By Julia Austin, Planet Green
Religious, atheist, hippie or hard-core urbanite—everyone needs a little healing now and then. Whether you’re a serenity seeker who travels the world wherever myth and folklore take you, or you need to get out of the city for the first time in ages, these seven healing locations will feed your soul (or at least give you a good detox).
Matsuyama City, Shikoku, Japan
How would you like to bathe in some volcano fault lines? It’s safe, I promise, and Japan is covered in them. Locals often reap the mineral benefits from the springs in the fault lines called onsen. Many onsen sights are the seat of a number of baths, each with different healing properties. One onsen hotspot is Dogo, a luxury spa in Ehimekan on Shikoku Island. Here visitors are treated to hot tea, dumplings and a vast veranda draped in tatami mats for meditation and relaxation.
Shrine to Pele
Mount Kilauea, Hawaii
Sisters will be sisters. These two just happen to cause eruptions and storms. The Goddess Pele is known to preside over volcanoes, while her sister Poli’ahu causes snow storms. When the two fight, Poli’ahu usually wins, causing Pele to erupt and Poli’ahu to send flakes to cool down the situation. On the big island you’ll find the most active volcano—Kilauea—acting in mysterious ways. The volcano oozes lava along the ground rather than from the top, making the whole island appear to be glowing. Devotees of Pele leave bouquets, booze and berries here as offerings.
Lago de Atitlán
Hidden up in the Guatemalan highlands you’ll find the mystical village of San Marcos La Laguna. Some of the sites you’ll catch here are three active volcanoes, wild orchids, ancient Mayan communities and Lago de Atitlan, a 1,000-foot-deep collapsed volcano filled with water. The belief that San Marcos emits a healing energy could be why meditation and massage centers, as well as yoga studios, have sprung up all along the outskirts. Other activities you’ll find in this calm community: dawn meditation and relaxation yoga classes, tarot reading and energy-channeling classes.
Cape Town, South Africa
This flat-top mountain overlooks the city of Cape Town. African legend has it that upon creation of the earth, the earth goddess Djobela made four watchers to guard each of the respective directions on earth. When the watchers died, the goddess turned them into four mountains. Table Mountain representing the south watcher. Visitors have said that the rock formations within the mountain resemble ancient gods. Rock shrines on top of the mountain represent the chakras of the human bodies, so yogis and anyone seeking to balance a particular chakra leave offerings to the appropriate shrine.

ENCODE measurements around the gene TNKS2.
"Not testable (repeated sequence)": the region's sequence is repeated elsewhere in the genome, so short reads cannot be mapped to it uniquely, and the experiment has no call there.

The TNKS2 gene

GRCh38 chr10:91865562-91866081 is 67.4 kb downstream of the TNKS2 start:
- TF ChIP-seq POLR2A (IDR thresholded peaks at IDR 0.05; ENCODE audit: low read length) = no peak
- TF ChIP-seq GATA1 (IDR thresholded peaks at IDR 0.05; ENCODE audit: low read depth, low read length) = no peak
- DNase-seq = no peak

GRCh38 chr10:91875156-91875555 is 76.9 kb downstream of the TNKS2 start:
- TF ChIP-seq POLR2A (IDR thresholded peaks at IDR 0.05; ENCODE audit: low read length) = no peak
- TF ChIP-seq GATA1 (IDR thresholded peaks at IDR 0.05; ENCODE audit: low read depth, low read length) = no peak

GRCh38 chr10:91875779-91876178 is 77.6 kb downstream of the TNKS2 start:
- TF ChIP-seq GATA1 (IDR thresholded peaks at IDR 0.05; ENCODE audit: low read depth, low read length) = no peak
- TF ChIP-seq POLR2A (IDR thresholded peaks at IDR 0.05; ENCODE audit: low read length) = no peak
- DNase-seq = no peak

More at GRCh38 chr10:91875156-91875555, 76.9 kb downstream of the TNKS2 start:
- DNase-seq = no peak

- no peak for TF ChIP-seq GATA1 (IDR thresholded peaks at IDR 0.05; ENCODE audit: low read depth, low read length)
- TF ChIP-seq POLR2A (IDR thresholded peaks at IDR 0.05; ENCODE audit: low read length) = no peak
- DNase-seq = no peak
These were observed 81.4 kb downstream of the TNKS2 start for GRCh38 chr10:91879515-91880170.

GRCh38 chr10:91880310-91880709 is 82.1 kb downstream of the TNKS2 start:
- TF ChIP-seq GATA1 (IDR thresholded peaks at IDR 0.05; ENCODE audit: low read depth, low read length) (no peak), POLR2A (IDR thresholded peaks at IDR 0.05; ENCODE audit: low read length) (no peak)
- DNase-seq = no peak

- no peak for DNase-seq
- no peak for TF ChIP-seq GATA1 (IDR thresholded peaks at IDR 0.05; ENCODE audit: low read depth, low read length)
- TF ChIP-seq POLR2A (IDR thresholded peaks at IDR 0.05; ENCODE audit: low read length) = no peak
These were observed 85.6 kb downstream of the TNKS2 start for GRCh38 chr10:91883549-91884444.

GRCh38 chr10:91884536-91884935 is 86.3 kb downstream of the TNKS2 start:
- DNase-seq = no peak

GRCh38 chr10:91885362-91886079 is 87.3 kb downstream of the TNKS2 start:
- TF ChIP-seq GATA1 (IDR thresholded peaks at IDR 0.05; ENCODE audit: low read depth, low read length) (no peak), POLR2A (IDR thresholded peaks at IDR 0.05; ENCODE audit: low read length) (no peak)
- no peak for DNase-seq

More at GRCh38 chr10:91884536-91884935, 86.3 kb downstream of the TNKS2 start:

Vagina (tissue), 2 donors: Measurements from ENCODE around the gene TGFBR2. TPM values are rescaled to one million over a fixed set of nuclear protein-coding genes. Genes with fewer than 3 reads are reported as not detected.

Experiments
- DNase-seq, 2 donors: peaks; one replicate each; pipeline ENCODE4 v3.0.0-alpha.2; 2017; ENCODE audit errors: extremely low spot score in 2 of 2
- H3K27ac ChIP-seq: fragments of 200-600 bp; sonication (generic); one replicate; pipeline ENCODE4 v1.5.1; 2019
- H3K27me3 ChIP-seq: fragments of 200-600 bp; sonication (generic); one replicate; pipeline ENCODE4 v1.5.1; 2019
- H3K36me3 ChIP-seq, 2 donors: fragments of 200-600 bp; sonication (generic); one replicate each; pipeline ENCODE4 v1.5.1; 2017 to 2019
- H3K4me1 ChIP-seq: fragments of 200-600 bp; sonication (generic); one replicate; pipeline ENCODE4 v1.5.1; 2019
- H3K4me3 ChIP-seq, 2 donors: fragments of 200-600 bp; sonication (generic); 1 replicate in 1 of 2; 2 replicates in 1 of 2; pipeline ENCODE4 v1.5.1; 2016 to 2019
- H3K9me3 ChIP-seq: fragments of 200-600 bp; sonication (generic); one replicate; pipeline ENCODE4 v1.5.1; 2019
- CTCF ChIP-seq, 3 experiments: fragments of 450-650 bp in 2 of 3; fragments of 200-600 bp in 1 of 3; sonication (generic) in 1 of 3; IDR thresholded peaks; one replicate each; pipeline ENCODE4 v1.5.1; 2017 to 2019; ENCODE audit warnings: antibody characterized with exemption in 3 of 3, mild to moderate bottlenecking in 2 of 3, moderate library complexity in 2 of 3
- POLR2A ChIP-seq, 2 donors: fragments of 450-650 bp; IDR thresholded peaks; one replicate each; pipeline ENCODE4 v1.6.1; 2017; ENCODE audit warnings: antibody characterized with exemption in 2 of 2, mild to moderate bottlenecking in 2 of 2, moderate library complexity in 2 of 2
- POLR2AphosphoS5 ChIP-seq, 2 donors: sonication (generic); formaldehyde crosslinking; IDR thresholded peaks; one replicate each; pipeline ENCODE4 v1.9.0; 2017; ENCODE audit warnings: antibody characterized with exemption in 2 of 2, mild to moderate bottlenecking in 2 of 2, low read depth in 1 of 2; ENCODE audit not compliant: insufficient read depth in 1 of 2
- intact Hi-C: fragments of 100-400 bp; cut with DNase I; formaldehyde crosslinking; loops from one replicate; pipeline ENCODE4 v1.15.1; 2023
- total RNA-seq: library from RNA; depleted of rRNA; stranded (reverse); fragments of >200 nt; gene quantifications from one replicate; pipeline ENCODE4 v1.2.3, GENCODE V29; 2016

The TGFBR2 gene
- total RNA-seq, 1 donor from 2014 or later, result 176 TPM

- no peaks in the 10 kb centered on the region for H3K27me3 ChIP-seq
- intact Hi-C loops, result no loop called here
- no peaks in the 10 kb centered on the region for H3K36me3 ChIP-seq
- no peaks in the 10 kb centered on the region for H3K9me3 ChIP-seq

Yucatán Peninsula, Mexico
Natural sinkholes in this pre-Columbian city lead to underground water sources that are said to be sacred to the Mayan gods and the site of sacrifices for better crops. The Mayans built a number of pyramids one of which—El Castillo—has become a popular tourist destination during the spring and fall equinoxes. During this time, the sun hitting the pyramids has been described as creating a serpent-like figure, meant to represent the Mayan god Kukulkan. Chichén Itzá is also home to healing stones that have become popular world wide, like quartz and jade. Local spas use the stones for massages and hot stone therapy, before returning the stones to the ground to regain energy from nature.
Photo Credit: Ramonbaile via Flickr
Mata Amritanandamayi Mission
Have you ever seen those people holding signs that say ‘free hugs”? Well, the hugging guru lives at this Hindu religious retreat—literally. Known as the “hugging mother,” this guru has hugged more than 24 million people in the past 30 years.
The study of homeopathy also originated in Kerala, the city where the mission is seated.
Try the signature treatment of sitting nude on a hot wooden bench as two therapists pour hot oil over your body and rub it on with broad strokes to eliminate toxins.
Photo Credit: Niyam via Flickr